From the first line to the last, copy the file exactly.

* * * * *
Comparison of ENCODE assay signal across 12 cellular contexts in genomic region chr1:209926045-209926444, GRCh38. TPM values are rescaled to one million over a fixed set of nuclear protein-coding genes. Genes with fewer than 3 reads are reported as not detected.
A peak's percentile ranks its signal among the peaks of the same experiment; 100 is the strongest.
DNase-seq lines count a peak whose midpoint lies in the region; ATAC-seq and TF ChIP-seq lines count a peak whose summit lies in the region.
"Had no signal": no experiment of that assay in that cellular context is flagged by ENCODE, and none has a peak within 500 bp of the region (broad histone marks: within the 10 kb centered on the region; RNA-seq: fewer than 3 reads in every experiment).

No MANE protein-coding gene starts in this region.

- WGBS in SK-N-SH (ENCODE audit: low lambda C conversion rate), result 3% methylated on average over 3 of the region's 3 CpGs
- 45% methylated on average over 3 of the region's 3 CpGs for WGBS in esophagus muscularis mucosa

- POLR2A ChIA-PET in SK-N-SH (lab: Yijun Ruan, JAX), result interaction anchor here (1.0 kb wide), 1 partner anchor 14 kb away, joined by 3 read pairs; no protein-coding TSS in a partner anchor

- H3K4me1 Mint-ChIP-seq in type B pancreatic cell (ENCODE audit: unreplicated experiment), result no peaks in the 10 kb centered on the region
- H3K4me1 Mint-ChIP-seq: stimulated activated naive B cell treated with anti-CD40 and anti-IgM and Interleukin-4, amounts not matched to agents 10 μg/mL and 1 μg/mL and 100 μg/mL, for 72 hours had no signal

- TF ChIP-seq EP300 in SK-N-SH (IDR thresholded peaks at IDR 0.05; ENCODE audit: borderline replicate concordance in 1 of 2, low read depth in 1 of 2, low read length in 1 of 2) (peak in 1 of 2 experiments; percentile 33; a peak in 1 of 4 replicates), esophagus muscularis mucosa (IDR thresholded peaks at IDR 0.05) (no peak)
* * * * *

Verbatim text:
Comparison of ENCODE assay signal across 12 cellular contexts in genomic region chr1:209926045-209926444, GRCh38. TPM values are rescaled to one million over a fixed set of nuclear protein-coding genes. Genes with fewer than 3 reads are reported as not detected.
A peak's percentile ranks its signal among the peaks of the same experiment; 100 is the strongest.
DNase-seq lines count a peak whose midpoint lies in the region; ATAC-seq and TF ChIP-seq lines count a peak whose summit lies in the region.
"Had no signal": no experiment of that assay in that cellular context is flagged by ENCODE, and none has a peak within 500 bp of the region (broad histone marks: within the 10 kb centered on the region; RNA-seq: fewer than 3 reads in every experiment).

No MANE protein-coding gene starts in this region.

- WGBS in SK-N-SH (ENCODE audit: low lambda C conversion rate), result 3% methylated on average over 3 of the region's 3 CpGs
- 45% methylated on average over 3 of the region's 3 CpGs for WGBS in esophagus muscularis mucosa

- POLR2A ChIA-PET in SK-N-SH (lab: Yijun Ruan, JAX), result interaction anchor here (1.0 kb wide), 1 partner anchor 14 kb away, joined by 3 read pairs; no protein-coding TSS in a partner anchor

- H3K4me1 Mint-ChIP-seq in type B pancreatic cell (ENCODE audit: unreplicated experiment), result no peaks in the 10 kb centered on the region
- H3K4me1 Mint-ChIP-seq: stimulated activated naive B cell treated with anti-CD40 and anti-IgM and Interleukin-4, amounts not matched to agents 10 μg/mL and 1 μg/mL and 100 μg/mL, for 72 hours had no signal

- TF ChIP-seq EP300 in SK-N-SH (IDR thresholded peaks at IDR 0.05; ENCODE audit: borderline replicate concordance in 1 of 2, low read depth in 1 of 2, low read length in 1 of 2) (peak in 1 of 2 experiments; percentile 33; a peak in 1 of 4 replicates), esophagus muscularis mucosa (IDR thresholded peaks at IDR 0.05) (no peak)